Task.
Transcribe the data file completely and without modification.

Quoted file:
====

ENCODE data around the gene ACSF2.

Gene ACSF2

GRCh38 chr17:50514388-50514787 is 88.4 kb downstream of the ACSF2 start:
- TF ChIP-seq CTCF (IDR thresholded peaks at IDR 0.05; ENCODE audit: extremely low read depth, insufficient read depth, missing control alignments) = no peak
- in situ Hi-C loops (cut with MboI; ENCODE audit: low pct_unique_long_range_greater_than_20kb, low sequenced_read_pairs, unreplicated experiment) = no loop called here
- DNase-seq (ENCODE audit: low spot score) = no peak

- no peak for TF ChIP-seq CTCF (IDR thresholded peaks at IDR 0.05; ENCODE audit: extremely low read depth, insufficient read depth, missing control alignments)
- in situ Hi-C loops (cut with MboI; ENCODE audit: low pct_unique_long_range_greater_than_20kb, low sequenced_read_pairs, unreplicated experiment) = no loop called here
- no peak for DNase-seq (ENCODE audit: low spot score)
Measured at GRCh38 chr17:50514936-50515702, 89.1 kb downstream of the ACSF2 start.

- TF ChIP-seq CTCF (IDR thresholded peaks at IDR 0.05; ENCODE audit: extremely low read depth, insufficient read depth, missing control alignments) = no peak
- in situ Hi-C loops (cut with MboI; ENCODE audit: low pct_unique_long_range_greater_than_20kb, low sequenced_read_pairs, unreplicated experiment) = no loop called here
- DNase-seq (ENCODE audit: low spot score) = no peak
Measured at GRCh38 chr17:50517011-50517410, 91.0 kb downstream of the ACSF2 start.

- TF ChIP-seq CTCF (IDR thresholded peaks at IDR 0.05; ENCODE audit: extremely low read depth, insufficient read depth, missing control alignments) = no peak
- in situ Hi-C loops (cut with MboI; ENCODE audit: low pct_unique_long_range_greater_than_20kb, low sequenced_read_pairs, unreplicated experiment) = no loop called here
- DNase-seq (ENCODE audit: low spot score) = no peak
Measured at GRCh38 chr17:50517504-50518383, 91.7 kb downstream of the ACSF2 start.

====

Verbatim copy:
ENCODE data around the gene ACSF2.

Gene ACSF2

GRCh38 chr17:50514388-50514787 is 88.4 kb downstream of the ACSF2 start:
- TF ChIP-seq CTCF (IDR thresholded peaks at IDR 0.05; ENCODE audit: extremely low read depth, insufficient read depth, missing control alignments) = no peak
- in situ Hi-C loops (cut with MboI; ENCODE audit: low pct_unique_long_range_greater_than_20kb, low sequenced_read_pairs, unreplicated experiment) = no loop called here
- DNase-seq (ENCODE audit: low spot score) = no peak

- no peak for TF ChIP-seq CTCF (IDR thresholded peaks at IDR 0.05; ENCODE audit: extremely low read depth, insufficient read depth, missing control alignments)
- in situ Hi-C loops (cut with MboI; ENCODE audit: low pct_unique_long_range_greater_than_20kb, low sequenced_read_pairs, unreplicated experiment) = no loop called here
- no peak for DNase-seq (ENCODE audit: low spot score)
Measured at GRCh38 chr17:50514936-50515702, 89.1 kb downstream of the ACSF2 start.

- TF ChIP-seq CTCF (IDR thresholded peaks at IDR 0.05; ENCODE audit: extremely low read depth, insufficient read depth, missing control alignments) = no peak
- in situ Hi-C loops (cut with MboI; ENCODE audit: low pct_unique_long_range_greater_than_20kb, low sequenced_read_pairs, unreplicated experiment) = no loop called here
- DNase-seq (ENCODE audit: low spot score) = no peak
Measured at GRCh38 chr17:50517011-50517410, 91.0 kb downstream of the ACSF2 start.

- TF ChIP-seq CTCF (IDR thresholded peaks at IDR 0.05; ENCODE audit: extremely low read depth, insufficient read depth, missing control alignments) = no peak
- in situ Hi-C loops (cut with MboI; ENCODE audit: low pct_unique_long_range_greater_than_20kb, low sequenced_read_pairs, unreplicated experiment) = no loop called here
- DNase-seq (ENCODE audit: low spot score) = no peak
Measured at GRCh38 chr17:50517504-50518383, 91.7 kb downstream of the ACSF2 start.